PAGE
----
“Sometimes it’s not about being the star of the show, and it’s not about you,” Kate says. “Sometimes, it’s really about being a team. There were moments that really changed my perspective on life, and the team aspect gave me such a format for my business.”

In 2006, Kate began riding with all-around trainer Robin Frid, and she picked up a reserve all-around championship in Novice Amateur at the Appaloosa World Championship Show.

“The team and riding with Robin was what prompted me to give something different to horse-crazy kids that are dying to ride,” Kate says. “I wanted to teach kids how to be safe and have fun with horses.”

Kate Evans
Girls attending Life in Stride Academy are surrounded by a fun and inclusive environment while they learn solid riding principles and life skills.

Paying Her Dues

After college in 2008, Kate began job hunting, but the recession meant job offers were few and far between. Figuring she had nothing to lose, Kate took the plunge and launched her dream of a riding academy for girls. “I had one horse and one saddle,” Kate says. “I didn’t mind calling people in the area, asking if they had horses sitting out in the pasture I could use to teach lessons.”

Kate began teaching riding lessons with a motley crew of borrowed horses and equipment. A friend let Kate move in with her family, and Kate spent a year pouring every dollar she made back into her fledgling business.

“Two years later, I had around 30 kids and a wait list,” Kate says. “I was doing everything on my own: cleaning stalls, feeding horses, teaching lessons, managing the barn.”

Eventually, Kate was able to hire some young women to help her teach, and after meeting and marrying her husband, Travis, Kate continued to build a solid program introducing youth to horses in a fun and safe way.

Going Non-Profit

Because Life in Stride wasn’t contributing significantly to their household income and she wanted to return to showing as an amateur in the future, Kate turned Life in Stride Riding Academy into a non-profit. Proceeds benefit a Christian boarding school called Restore Her in Bryan, Texas, that specializes in rescuing children from being at risk for, or already involved in, sex trafficking or sexual exploitation. After hearing about its vision, Kate felt strongly that she should contribute to its efforts to give these girls a new beginning and serve as a role model.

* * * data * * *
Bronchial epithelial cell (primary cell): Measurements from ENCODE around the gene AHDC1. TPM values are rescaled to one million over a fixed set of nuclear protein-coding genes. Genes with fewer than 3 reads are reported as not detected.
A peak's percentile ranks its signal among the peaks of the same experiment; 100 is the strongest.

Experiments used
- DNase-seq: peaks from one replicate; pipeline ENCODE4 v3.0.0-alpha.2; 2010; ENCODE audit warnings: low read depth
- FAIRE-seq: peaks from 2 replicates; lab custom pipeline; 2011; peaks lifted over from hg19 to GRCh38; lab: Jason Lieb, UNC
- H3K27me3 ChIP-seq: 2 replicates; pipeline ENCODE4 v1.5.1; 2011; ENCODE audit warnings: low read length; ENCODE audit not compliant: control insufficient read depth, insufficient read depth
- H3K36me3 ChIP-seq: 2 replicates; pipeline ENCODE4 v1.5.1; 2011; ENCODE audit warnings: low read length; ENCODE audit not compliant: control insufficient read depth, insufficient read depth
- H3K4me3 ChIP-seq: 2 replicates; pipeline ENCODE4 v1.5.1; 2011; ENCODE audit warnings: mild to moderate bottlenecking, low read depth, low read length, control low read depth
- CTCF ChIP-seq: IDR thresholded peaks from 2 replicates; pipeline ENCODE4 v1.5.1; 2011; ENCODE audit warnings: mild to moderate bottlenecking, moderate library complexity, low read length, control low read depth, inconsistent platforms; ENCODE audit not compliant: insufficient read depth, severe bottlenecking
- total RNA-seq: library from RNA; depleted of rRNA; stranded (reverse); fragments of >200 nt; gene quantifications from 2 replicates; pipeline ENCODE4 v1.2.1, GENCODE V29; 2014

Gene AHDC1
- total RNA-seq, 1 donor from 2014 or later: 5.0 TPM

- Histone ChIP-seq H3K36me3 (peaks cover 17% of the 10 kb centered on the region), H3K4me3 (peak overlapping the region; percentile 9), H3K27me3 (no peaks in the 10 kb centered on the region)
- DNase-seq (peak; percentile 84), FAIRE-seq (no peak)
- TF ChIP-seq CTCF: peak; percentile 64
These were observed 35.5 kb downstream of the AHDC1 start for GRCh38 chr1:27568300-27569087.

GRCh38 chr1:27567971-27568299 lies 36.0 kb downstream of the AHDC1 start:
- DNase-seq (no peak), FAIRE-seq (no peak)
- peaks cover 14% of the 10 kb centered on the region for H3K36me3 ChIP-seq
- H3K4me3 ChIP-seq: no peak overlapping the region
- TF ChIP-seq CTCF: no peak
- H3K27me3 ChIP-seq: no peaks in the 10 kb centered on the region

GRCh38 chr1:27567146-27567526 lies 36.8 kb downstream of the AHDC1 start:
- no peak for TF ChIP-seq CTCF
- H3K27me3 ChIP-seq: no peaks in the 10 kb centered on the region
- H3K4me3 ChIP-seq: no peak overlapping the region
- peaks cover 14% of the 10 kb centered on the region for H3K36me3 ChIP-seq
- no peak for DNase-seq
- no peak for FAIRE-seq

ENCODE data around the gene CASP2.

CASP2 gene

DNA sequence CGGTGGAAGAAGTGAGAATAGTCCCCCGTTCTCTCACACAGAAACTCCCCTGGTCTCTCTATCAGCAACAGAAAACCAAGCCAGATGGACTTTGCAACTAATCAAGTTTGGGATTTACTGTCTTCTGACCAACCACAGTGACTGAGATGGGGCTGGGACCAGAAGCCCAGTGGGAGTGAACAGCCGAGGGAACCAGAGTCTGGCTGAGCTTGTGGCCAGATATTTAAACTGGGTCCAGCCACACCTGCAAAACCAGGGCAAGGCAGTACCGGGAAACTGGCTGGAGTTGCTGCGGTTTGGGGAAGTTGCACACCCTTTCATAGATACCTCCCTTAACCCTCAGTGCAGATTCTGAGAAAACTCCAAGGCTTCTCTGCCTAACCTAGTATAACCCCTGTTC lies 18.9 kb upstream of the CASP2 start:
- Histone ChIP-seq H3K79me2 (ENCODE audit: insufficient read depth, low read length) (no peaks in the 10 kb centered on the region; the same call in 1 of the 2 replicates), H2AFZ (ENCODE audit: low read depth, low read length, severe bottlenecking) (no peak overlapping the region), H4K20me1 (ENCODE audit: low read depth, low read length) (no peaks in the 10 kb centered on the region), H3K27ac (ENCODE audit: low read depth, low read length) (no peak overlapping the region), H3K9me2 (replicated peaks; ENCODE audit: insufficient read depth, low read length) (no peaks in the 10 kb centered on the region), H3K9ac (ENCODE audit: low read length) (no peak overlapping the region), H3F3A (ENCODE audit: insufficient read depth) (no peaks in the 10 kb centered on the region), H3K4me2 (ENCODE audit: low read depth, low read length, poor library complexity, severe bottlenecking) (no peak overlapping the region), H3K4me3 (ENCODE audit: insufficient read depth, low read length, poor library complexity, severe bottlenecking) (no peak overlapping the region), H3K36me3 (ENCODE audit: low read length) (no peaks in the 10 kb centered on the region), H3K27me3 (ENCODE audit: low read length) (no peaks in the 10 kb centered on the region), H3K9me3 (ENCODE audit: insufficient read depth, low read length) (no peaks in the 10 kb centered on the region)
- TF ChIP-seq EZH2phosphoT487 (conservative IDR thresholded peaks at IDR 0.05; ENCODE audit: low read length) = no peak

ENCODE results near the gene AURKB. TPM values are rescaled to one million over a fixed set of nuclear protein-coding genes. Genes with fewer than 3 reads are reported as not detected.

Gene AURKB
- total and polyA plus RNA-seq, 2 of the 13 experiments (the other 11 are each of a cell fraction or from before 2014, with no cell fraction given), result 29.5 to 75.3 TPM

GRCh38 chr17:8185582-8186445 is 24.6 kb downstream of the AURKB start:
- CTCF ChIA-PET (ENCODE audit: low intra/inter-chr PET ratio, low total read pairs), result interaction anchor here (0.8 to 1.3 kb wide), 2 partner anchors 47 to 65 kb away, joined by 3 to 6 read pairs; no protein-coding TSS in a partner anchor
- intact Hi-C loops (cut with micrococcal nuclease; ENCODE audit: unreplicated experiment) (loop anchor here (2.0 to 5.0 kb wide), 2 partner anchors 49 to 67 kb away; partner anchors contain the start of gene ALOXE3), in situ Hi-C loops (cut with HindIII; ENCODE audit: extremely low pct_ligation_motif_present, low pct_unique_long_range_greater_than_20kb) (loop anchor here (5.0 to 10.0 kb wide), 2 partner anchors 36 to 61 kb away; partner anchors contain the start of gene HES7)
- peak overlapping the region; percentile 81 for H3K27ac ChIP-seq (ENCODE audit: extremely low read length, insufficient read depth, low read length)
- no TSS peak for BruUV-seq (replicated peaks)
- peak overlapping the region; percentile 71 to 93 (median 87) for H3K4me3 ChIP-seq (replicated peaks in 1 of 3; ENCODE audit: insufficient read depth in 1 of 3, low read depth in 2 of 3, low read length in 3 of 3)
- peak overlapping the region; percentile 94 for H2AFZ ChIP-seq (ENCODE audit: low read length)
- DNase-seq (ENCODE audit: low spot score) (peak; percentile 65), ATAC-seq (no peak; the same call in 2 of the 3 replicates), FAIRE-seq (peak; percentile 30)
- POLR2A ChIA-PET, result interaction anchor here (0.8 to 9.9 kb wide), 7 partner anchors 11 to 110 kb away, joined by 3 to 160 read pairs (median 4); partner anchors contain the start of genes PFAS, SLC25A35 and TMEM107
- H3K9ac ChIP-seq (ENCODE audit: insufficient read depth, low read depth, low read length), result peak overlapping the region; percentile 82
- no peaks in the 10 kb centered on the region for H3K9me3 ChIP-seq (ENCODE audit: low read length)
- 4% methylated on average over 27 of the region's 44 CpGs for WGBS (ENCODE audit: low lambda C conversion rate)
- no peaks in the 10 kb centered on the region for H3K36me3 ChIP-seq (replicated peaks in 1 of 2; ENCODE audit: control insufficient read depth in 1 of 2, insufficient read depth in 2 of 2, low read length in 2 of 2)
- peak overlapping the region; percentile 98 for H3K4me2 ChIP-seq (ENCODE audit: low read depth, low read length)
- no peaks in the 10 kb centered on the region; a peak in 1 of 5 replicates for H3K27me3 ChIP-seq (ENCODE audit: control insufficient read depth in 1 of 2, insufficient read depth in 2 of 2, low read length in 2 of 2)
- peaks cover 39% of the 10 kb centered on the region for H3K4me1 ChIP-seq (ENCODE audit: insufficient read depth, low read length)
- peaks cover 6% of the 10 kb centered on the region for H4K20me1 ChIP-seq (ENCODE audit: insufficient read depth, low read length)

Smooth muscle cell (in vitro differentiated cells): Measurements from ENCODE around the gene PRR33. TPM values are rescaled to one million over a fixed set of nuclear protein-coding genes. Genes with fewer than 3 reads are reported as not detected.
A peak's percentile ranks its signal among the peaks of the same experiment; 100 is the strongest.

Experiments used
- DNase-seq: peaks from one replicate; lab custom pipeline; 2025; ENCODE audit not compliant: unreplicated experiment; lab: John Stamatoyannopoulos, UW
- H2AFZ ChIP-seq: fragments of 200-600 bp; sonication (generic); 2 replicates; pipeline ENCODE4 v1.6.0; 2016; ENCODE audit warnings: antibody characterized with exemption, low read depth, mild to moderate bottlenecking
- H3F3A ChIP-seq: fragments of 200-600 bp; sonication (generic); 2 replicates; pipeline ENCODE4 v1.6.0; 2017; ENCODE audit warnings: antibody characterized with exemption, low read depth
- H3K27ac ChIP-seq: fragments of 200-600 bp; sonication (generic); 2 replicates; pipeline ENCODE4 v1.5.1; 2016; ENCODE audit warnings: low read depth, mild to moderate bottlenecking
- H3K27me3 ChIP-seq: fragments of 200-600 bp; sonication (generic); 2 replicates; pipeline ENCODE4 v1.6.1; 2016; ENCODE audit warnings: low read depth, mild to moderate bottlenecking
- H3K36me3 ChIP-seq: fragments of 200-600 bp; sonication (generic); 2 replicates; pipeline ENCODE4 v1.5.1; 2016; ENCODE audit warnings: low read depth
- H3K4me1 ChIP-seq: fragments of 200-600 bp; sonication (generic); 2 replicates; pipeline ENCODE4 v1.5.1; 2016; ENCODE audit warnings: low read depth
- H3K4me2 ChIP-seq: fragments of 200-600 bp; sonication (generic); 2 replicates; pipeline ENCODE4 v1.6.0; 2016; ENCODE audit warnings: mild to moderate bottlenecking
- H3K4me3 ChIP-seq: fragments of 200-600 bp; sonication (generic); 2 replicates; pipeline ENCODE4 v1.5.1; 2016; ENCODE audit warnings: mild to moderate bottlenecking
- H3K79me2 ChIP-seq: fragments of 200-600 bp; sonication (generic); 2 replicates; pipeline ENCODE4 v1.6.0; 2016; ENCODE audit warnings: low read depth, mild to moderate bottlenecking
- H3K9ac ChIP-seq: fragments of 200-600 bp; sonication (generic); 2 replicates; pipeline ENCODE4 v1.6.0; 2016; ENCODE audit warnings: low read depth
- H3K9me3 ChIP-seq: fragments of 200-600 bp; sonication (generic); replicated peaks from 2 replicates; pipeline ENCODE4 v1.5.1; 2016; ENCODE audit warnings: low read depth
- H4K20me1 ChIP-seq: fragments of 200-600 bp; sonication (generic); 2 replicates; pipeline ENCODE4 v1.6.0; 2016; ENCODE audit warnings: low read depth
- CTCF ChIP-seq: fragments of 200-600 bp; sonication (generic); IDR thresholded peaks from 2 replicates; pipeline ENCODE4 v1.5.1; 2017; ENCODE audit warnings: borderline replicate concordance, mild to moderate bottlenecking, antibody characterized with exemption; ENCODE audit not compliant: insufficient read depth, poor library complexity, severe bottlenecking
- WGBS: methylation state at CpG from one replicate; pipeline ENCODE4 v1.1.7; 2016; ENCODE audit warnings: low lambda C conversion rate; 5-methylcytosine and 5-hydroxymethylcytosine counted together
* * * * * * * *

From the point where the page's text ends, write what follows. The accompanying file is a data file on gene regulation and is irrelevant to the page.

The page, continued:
With the skills Kate teaches, and, more importantly, the confidence-building infused in every encounter, Kate’s students find purpose, joy and community with the horses they love.

“If I can do one thing for each one of my students, it’s to let them know that they are good enough to keep trying,” Kate says. “They may not be the big-time winner, but they sure are not losers. Everyone has their day in the sun; some of us have it early on in life and for some of us, it comes later. I never want these girls to hide from who they are.”

Kate’s husband says she views her program as a ministry.

“It’s a way for her to give back to the community something she loves,” Travis says. “She sees it as a way to help mold these kids in ways beyond teaching them horsemanship skills. She weaves in life lessons while teaching them riding and horse care.”

Travis says Kate has a talent for communicating riding principles in a way that the students understand. “She makes it fun, and that’s part of her gift,” Travis says. “But she has the ability to communicate like good coaches do, and break it down.”

A Sense of Style

“I want all aspects in my life to be fun,” Kate says. “My grandmother always told me as a kid that if it’s not fun, don’t do it.”

Part of how Kate’s personality shines through in her day-to-day life is through her unique fashion choices. If you meet Kate out and about, you never know if she’ll be wearing her mom’s Louboutin high heels, her cherished Kippy leather jacket, or grubby barn-mucking clothes. Her closet is a sight to behold, with chandeliers, brightly painted walls and an assortment of clothes, accessories and shoes. She says Carrie Bradshaw of Sex and the City is her style icon.

Kate reveals she has everything in her closet from show clothes and her wedding dress to Bohemian vests and leather jackets. “The spectrum is wide because I don’t really believe in trends,” she says. She frequently shops vintage. “If I find a vintage piece and it looks great on me, and I can’t live without it; I’ve got to buy it.”

Kate’s sense of style pervades her home and barn. Known as “the Barndominium,” the Evans’ house is upstairs, above the Life in Stride barn. The barn is just as colorful as Kate’s closet—and that’s just the way she likes it.

“I love hot pink and I love turquoise, so for Life in Stride, those colors are everything that I’m about,” Kate says. “Fun, loud, girly, but at the same time, sassy.”

With their lesson complete, Kate’s students return to the barn aisle to untack their horses. They excitedly chatter to one another and their beloved Miss Kate as they care for their mounts. It’s clear that these girls have found a place where they belong and feel accepted—one that smells of horses and rings with laughter.

ABIGAIL BOATWRIGHT is a freelance writer and photographer based in Texas.


This article originally appeared in the November 2015 issue of Horse Illustrated magazine. Click here to subscribe!